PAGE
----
The passages from Job are of the same nature as Psalm 104. They refer to God providing food for predatory animals or to death among animals. Faro’s argument would seem to be that God’s wisdom is on display even in situations that include animal death. But she is able to take this a step further with Job 40—we should not claim that animal death is an evil, for to do so would be to find fault with God or to contend with him. The difficulty with Faro’s argument is that Job 38-41 is dealing with God’s wisdom in providentially ruling over a fallen world. It makes no claims about what life would ideally have been like before the Fall.
Later Faro appeals to Job to make the case that death and suffering do not “exist in the world due to human sin” alone. She notes that one of the points of the book of Job is that death and suffering have causes other than sin (here she also appeals to John 9:2). Yet, while it is true that Job’s sufferings were not caused by his own sin, it is difficult to move from this to the conclusion that the suffering he experienced was in no way connected to the Fall brought about by Adam’s sin. Were the loathsome sores that covered Job from head to foot the kind of thing that could have occurred to a man had Adam not sinned?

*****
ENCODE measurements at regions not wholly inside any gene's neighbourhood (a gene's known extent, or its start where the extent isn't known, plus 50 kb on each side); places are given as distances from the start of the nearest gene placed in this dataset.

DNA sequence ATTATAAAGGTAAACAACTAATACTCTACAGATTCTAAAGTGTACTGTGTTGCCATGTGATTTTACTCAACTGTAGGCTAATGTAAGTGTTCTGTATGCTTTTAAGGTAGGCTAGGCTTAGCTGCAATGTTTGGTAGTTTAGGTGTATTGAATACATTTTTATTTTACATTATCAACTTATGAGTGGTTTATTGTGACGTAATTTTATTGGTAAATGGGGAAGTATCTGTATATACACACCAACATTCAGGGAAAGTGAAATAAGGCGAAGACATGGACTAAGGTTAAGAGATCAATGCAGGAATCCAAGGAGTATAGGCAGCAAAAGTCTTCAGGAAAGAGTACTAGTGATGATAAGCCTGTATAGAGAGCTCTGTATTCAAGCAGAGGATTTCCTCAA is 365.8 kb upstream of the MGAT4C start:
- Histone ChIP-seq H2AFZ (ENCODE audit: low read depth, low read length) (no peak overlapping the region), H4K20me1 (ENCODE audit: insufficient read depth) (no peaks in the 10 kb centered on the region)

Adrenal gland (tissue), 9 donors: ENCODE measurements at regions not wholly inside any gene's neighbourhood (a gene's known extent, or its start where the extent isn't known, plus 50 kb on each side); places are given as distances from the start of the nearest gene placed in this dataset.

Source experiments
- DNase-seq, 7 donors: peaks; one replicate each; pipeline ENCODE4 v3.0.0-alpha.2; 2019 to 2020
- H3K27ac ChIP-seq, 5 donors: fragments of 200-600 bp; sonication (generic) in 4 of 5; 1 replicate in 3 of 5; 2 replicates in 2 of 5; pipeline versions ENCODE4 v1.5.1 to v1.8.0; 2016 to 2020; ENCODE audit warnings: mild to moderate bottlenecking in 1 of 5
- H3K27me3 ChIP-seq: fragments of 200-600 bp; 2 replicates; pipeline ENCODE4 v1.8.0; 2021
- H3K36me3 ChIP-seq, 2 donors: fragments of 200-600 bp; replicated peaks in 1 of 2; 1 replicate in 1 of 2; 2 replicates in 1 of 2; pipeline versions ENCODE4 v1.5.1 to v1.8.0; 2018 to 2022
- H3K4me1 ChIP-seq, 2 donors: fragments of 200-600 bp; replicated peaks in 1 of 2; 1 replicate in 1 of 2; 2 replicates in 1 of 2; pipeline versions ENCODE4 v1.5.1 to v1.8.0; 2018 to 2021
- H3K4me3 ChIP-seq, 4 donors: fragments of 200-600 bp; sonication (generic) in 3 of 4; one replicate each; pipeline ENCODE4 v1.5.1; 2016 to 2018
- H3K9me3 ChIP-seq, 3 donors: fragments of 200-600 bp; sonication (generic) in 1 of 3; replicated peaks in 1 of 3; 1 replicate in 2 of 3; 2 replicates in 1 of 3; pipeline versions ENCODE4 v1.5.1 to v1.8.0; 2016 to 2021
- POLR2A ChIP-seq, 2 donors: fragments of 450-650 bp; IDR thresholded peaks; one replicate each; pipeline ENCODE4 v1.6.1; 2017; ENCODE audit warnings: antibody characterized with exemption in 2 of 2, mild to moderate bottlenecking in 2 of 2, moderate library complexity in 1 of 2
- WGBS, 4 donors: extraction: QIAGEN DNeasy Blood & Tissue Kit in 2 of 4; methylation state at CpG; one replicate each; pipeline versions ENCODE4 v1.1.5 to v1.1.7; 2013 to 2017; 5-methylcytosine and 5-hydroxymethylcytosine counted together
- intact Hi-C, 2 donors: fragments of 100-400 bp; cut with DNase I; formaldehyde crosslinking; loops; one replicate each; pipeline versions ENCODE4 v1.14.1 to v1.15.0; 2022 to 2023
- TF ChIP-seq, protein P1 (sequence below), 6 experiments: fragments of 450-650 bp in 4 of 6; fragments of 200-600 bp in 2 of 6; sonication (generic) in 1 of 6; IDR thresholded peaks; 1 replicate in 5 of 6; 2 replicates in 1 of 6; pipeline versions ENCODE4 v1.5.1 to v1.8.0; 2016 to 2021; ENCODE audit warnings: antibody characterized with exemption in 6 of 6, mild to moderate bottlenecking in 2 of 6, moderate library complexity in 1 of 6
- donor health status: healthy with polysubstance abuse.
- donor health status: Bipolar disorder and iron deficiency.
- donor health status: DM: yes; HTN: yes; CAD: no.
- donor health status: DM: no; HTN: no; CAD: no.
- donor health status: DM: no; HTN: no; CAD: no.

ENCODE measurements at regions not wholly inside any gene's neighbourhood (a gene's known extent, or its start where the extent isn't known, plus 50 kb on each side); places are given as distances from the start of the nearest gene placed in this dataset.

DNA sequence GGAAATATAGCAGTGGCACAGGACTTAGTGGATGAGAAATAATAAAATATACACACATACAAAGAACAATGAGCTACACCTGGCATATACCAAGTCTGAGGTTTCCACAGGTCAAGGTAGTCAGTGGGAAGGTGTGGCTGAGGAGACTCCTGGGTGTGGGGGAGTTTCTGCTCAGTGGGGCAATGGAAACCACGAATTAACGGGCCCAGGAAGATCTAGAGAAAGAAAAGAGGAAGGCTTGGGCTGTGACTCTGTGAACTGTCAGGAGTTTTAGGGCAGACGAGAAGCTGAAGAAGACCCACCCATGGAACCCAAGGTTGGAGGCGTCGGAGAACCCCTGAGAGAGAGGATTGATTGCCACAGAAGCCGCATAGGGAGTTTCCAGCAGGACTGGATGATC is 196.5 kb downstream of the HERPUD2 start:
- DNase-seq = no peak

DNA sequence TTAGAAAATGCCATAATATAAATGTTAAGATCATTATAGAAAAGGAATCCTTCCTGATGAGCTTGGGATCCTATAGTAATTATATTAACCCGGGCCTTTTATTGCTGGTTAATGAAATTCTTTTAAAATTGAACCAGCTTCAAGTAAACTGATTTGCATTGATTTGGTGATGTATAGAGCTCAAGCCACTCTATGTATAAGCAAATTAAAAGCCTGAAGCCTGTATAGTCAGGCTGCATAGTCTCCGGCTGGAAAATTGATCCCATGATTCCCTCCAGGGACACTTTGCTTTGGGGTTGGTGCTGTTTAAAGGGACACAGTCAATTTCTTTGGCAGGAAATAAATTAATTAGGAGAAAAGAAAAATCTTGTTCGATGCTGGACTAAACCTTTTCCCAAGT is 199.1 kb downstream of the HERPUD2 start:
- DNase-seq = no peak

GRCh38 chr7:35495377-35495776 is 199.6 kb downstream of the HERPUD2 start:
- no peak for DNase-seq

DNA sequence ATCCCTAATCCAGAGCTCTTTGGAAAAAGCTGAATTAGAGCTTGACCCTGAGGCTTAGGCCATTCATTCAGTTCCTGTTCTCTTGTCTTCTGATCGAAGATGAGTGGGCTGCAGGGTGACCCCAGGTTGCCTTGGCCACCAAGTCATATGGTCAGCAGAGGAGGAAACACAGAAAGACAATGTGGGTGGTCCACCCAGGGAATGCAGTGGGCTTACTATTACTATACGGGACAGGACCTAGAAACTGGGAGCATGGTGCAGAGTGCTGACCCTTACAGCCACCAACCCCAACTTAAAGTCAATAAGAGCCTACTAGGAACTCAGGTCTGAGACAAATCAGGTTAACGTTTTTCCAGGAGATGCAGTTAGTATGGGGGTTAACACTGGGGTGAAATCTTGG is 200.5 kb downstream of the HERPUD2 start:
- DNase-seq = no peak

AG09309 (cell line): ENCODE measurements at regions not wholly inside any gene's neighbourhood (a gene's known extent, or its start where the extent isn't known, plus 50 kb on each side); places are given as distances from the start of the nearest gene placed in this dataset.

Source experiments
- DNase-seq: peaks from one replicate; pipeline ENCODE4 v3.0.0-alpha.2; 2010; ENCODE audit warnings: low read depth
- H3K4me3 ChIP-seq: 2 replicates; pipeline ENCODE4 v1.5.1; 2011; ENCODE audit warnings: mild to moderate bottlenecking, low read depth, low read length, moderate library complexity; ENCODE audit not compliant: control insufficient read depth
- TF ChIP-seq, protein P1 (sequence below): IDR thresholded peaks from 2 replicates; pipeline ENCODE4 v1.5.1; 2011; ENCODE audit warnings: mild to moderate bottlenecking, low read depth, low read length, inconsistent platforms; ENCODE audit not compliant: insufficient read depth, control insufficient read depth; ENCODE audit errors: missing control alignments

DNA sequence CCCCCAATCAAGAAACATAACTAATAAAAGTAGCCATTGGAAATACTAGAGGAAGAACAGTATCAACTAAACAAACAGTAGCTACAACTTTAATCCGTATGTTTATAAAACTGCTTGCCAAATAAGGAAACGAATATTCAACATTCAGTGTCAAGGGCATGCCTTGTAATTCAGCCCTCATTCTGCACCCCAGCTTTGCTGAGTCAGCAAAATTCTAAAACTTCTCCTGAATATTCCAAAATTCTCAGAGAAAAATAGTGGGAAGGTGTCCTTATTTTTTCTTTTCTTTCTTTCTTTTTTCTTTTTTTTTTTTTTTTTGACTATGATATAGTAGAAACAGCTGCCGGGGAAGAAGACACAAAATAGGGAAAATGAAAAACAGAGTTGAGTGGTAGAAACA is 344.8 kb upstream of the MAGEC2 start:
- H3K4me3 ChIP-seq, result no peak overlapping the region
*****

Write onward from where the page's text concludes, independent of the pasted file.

Faro wraps up her article by taking into account the Scripture passages that look toward a future in which animals live together in harmony. She claims, “Although animals of prey kill for food, animals are not capable of the savagery, cruelty, and terror that humanity can display. Humans, however, can teach animals cruelty, such as training pit bulls or roosters to fight and attack” (209). The human responsibility summarized in the creation mandate point in a different direction, Faro argues. She seems to indicate that part of the creation mandate is to improve animals from their original condition. The claim that animals are not capable of savagery or cruelty is a doubtful claim. Yet without this supposition Faro’s explanation fails to conform to the Creation, Fall, Redemption structure of Scripture. Key to this structure is an affirmation of the original goodness of creation.
The problem of evil as it pertains to animal death is one of the major philosophical challenges to forms of Christianity that seek to accommodate the current evolutionary consensus. Faro attempts to address this problem by claiming that animal death and suffering is actually not an evil. However, this claim rests on weak exegetical support and, at least in this article, fails to engage the philosophical/theological arguments to the contrary.